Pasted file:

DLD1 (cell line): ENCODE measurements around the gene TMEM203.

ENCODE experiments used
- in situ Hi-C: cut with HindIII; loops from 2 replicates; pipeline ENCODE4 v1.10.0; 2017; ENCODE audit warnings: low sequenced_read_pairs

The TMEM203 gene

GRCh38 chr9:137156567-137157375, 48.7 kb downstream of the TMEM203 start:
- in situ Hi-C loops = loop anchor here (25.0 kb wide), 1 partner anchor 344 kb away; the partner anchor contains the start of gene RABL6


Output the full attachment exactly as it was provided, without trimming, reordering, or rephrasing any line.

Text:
DLD1 (cell line): ENCODE measurements around the gene TMEM203.

ENCODE experiments used
- in situ Hi-C: cut with HindIII; loops from 2 replicates; pipeline ENCODE4 v1.10.0; 2017; ENCODE audit warnings: low sequenced_read_pairs

The TMEM203 gene

GRCh38 chr9:137156567-137157375, 48.7 kb downstream of the TMEM203 start:
- in situ Hi-C loops = loop anchor here (25.0 kb wide), 1 partner anchor 344 kb away; the partner anchor contains the start of gene RABL6